Monday, March 14, 2011

What else Ya got up in there?

Nettie started in labor around 9 am.  She was being quite vocal, wandering around with that “dazed” look in her eyes and doing the archy-back thing.  So I let her walk around and stretch out in the goat yard for about fifteen minutes and put her back in the kidding pen so I could get my barn clothes on.  She didn’t start hard labor for another hour.  Grandma came over to watch Rhiannon so Paul could help me & take pictures.  Because I know you all want to see the birth of a baby goat.  Well, maybe not all of you, but if even one of you get to see or learn something new, then it’s worth it.
So here’s your final warning.  If you’re not into seeing goat bums up close, stretched nether regions and bloody placenta, come back tomorrow when I’ll just post the fluffy-cute-bouncy pictures of the goat babies.
Here’s Nettie starting to arch her back from early contractions.  Her back will slope down more and her tail will be held high.  She’s also lost her “plug” and the goo is hanging off her backend.
Contractions coming on harder now.  She laid down & she’s pushing in earnest.

Here’s the “bubble”; the embryonic sac where the kid is.  This bubble got sucked back in once or twice between contractions.  You can kind of see the hoof in the mid/lower left side of the bubble – it’s a white smudge in the picture.  What you're hoping to see are two front hooves and a nose; meaning that the kid is positioned correctly.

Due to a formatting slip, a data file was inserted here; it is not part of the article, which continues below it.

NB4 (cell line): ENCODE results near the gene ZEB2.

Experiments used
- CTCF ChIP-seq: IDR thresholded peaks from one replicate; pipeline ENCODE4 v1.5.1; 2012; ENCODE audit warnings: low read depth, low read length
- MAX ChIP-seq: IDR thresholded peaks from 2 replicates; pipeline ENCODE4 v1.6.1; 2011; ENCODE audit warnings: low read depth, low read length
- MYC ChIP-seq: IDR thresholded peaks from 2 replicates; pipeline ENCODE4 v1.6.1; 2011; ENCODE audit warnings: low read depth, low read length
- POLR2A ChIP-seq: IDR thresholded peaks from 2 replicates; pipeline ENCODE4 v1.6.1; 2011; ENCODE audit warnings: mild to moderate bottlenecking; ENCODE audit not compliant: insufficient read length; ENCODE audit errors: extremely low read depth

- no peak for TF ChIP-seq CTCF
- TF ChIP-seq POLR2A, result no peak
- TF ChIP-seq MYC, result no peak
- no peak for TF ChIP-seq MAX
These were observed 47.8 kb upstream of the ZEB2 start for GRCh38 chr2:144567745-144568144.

Kid number One.  The yellow / brown goo is meconium (first poop), sometimes the kids come out with it, sometimes they don’t.  I made sure to give the kid a good first cleaning to get rid of the meconium and clean out the nose & mouth before any could get in there.

At this point I was ready to call it quits.  Nettie wasn’t big at all this year & I figured it was because she was only having one kid.  But just a few minutes later she started with contractions again.  I was hoping it was just the placenta, but it was another bubble!

And a good shot of the bubble with the head in the left of the bubble and the two hooves on the right.  Another correctly presented kid!
So I worked on cleaning & drying off the first kid while Paul started on the second kid.  Nettie was going back & forth from kid to kid, nuzzling & washing them, making Momma Goat sounds to them.  After only a few minutes, Nettie laid down and started grunting again!  How many kids did she have up there???
We didn’t get pictures of the third kid as we were still messing around with the other two.  Paul was closest so he would help this one.  At one point I looked over & said that something didn’t look right.  I saw hooves, but they looked funny; they were the back hooves!  This kid was being born breech.  But before I could even get excited or scared, the kid slid right out and Paul handed it to me for cleaning.
We dipped & tied all three cords, towel dried and fluffed each one up and made sure everyone was in a nursing mood.